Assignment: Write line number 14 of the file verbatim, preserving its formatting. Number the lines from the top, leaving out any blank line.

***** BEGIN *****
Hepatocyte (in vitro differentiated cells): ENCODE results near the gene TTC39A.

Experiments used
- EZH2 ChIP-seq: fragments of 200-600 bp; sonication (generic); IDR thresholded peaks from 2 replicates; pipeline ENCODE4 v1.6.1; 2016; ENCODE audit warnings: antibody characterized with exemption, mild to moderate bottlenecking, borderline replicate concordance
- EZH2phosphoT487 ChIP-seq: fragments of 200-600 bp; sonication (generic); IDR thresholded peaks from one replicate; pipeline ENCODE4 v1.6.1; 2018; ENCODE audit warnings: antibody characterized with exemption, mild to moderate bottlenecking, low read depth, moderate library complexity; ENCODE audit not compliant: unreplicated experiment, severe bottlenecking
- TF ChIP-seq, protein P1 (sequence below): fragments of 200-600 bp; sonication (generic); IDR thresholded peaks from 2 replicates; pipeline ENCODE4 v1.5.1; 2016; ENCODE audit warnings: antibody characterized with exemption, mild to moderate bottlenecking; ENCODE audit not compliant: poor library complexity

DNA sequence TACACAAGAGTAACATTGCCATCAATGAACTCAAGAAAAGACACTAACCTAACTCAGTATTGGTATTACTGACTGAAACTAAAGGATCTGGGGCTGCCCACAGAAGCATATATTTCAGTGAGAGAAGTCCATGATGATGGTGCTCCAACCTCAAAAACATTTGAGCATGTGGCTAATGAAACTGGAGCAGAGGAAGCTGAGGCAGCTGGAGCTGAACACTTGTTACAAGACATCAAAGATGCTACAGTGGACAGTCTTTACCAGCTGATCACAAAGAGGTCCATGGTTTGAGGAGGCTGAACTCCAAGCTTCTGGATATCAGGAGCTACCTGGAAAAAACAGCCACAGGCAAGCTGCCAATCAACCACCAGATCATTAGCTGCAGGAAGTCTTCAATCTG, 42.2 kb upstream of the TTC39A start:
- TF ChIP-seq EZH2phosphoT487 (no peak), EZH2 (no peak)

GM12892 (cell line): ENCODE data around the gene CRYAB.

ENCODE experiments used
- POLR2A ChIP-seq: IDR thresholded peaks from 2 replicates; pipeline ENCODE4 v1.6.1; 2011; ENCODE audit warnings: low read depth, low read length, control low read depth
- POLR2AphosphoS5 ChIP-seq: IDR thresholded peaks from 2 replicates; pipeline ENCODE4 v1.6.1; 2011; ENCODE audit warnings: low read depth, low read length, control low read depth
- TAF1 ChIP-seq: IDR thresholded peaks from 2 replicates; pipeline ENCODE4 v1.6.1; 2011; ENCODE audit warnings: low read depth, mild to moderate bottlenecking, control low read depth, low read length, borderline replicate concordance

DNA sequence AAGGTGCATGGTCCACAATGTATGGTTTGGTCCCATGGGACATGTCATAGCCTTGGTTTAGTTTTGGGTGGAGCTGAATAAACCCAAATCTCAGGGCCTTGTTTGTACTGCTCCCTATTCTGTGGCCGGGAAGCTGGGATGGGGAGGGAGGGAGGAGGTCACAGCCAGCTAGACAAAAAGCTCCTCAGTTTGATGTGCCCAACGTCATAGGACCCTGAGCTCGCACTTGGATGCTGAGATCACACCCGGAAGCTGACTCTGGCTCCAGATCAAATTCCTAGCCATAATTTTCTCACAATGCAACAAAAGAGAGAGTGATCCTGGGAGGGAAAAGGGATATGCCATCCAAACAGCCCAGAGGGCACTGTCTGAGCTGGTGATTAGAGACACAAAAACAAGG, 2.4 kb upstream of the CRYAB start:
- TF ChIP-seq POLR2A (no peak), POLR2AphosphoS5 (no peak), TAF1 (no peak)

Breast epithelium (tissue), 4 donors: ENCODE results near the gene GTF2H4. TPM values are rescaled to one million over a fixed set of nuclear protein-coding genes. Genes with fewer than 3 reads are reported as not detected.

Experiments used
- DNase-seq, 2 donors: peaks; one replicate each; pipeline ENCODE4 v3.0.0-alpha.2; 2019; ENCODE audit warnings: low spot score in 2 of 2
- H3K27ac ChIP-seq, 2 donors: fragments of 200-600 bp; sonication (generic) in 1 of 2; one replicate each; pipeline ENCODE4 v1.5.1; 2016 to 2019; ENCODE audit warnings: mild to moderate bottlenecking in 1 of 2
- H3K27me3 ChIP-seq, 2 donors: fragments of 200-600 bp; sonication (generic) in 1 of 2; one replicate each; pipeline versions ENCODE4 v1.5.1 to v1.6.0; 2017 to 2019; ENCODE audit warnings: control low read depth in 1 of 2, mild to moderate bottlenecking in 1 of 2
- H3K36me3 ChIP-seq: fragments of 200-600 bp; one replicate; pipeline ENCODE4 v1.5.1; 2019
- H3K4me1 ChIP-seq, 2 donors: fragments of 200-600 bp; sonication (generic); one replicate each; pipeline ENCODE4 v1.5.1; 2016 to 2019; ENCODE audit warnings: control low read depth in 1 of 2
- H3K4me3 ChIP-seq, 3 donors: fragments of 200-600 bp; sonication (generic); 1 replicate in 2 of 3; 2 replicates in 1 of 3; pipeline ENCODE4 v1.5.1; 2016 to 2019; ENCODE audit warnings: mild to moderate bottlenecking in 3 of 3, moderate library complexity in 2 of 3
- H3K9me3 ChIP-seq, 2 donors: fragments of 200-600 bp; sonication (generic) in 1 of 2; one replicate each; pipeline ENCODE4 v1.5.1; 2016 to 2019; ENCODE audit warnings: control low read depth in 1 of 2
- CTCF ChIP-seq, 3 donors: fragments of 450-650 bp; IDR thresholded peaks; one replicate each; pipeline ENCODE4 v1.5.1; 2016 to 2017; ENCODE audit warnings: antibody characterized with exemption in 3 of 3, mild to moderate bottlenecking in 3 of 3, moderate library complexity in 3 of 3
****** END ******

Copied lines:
- TF ChIP-seq POLR2A (no peak), POLR2AphosphoS5 (no peak), TAF1 (no peak)